Q: What impact does film have on culture, and vice versa?

MEDVED: Film’s main impact on culture is indirect. Most Americans spend very limited time watching movies (an average of less than 10 hours per year, including movies watched on video and DVD), but they spend a great deal of time viewing TV (an average of more than 29 hours every week week ). Movies profoundly influence TV — providing ideas and defining trends that the networks and cable broadcasters shamelessly mimic. Television, in turn, hugely shapes the attitudes and behavior of all Americans — defining for far too many of us what is normal, what is stylish, what is desirable.

OVERSTREET: Our culture is enriched by films that illustrate choices and consequences, inspire technological invention, and help us understand lives and perspectives foreign to us. But these virtues are lost on lazy moviegoers, whose lack of reflection can lead to harmful influences. Just as Scripture sometimes inspires evil when taken out of context, the best movies can have distressing influences. Many blame cultural corruption on bad movies, rather than acknowledging the responsibility of the viewers to be discerning and mature. Scripture calls us to “test all things (and) hold fast to what is good” (1 Thessalonians 5).

RENDLEMAN: It’s a complicated relationship. Movies simultaneously reflect our culture and shape our understanding of ourselves. Think about something as simple as style and all of the men over the past couple of years who’ve hit the town on Friday night dressed like Brad Pitt in “Ocean’s 11.” There’s no question that movies affect our behavior, although their effects are challenging to predict and measure. At the same time, if you want to comprehend what a culture or society values, take a look at its popular cinema. Americans often equate personal fulfillment with romantic achievement, and nowhere is this belief evidenced more consistently than in our movies.

Q: What impact does film have on religion, and vice versa?

MEDVED: Again, movies achieve their most important influence through their shaping role on TV, and television helps to dictate the dangerously short attention span of most Americans. Instead of looking toward the next generation — or even considering our life after death — most people find it difficult to look beyond the next commercial. This shortened attention span, and the emphasis on immediate gratification that is promulgated in both programming and commercials, make it much harder to break through with a traditional Judeo-Christian message — particularly for media-saturated young people.

OVERSTREET: Movies are inspiring interest in religious matters. As technology and science fail to save the world, audiences are drawn to visions that involve spiritual consolation. “The Matrix,” like “Star Wars,” reveals the potential dangers of technology and urges us to reach for spiritual solutions. Then again, mainstream cinema regularly stereotypes religious folks as judgmental, narrow-minded and reactionary. (Have we earned that? Perhaps.) Moviemakers who focus on converting audience members with simplified sermons send viewers running. Some realize that excellence and art are better than mediocrity and propaganda. These moviemakers strive to show rather than tell, leaving those with “eyes to see” to draw their own conclusions.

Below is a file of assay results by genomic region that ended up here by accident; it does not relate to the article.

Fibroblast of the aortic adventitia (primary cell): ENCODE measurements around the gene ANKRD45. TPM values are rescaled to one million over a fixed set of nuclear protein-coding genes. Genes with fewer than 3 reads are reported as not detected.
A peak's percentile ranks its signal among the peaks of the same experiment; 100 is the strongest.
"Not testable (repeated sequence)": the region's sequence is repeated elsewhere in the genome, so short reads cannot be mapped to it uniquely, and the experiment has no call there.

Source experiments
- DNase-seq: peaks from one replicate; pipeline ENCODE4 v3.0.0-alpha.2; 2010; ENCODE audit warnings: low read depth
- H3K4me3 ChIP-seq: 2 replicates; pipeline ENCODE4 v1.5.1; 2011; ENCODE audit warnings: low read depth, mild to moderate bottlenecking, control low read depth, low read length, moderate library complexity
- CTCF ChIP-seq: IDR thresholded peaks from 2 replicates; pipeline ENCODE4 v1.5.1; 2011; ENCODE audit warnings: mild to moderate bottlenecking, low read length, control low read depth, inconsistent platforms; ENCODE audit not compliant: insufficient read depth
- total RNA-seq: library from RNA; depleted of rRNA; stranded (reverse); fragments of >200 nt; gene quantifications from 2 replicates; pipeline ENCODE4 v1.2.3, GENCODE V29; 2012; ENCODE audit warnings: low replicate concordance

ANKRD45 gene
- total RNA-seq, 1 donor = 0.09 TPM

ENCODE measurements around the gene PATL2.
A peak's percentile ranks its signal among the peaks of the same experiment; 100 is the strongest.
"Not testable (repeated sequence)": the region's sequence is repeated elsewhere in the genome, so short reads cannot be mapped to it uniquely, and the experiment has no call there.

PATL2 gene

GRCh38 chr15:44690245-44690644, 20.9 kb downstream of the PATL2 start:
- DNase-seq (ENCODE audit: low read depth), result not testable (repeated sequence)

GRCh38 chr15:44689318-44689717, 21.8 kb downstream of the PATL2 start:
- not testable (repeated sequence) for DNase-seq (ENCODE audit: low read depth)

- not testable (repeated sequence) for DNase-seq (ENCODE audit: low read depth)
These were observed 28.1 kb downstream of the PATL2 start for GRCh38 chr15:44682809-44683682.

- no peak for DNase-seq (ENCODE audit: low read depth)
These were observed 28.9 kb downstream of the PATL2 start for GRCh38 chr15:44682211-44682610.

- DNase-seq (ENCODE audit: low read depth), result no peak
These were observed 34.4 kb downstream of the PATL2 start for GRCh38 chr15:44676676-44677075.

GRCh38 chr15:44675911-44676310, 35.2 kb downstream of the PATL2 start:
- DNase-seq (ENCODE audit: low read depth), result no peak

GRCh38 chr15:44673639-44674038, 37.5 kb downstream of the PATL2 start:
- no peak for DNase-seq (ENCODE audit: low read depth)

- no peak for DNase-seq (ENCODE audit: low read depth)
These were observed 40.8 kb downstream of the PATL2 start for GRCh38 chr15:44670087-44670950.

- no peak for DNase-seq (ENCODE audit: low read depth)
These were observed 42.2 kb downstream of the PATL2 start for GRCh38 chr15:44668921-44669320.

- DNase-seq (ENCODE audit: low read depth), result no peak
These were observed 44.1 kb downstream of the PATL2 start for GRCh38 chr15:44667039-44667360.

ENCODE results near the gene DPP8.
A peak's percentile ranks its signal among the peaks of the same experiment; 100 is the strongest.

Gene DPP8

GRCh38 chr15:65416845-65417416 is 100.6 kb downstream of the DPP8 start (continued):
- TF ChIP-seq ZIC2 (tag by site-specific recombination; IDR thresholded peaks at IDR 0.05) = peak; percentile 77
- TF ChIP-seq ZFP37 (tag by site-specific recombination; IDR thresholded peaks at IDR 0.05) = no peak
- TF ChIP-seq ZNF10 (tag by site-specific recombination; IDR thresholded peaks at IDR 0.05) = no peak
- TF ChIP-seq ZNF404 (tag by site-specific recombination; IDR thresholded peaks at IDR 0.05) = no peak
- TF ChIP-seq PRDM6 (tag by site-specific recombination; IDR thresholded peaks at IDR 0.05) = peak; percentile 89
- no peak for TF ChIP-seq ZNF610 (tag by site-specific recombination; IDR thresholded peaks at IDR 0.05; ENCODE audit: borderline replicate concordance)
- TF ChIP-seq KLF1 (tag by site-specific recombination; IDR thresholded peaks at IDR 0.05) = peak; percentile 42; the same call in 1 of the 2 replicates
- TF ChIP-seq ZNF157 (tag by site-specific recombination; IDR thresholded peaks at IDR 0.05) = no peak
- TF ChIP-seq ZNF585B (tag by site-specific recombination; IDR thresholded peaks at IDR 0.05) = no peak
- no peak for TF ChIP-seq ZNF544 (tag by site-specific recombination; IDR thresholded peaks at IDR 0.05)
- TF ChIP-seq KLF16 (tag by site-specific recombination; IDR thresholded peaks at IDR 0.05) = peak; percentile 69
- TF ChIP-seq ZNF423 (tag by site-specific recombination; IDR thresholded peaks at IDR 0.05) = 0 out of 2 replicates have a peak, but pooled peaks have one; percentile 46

RENDLEMAN: Movies are the art form of contemporary culture, and we can see our spiritual longings in them. Consider Paul Schrader’s body of work. He’s not our greatest director, but he’s clearly working through spiritual issues in his movies. “Hardcore” explores ways that religion divides families. His scripts for “Taxi Driver” and “Light Sleeper” are painful accounts of social isolation. “Auto Focus” critiques American self-absorption and the endless pursuit of sexual pleasure. There’s no question that Schrader’s religious upbringing has given him great material to react against and explore. None of these are “religious” films per se, but the issues they address are essentially spiritual, and they have something to say about our nation’s soul.

Q: Do you draw a distinction between art and entertainment in Hollywood?

MEDVED: No. The best cinematic art is tremendously entertaining, and first-class entertainment requires enormous artistry.

OVERSTREET: Entertainment aims to please. It amuses and distracts. There’s nothing wrong with that, but art aims higher. Art comes out of an artist’s exploration of questions or mysteries. It does not explain itself to us. Sometimes art is hard work. Like fine wines, films by Kieslowski and Tarkovsky are an acquired taste, but they’re good for you. They exercise your mind and cultivate discernment. As you move from “milk” to “meat,” mere entertainment may no longer satisfy.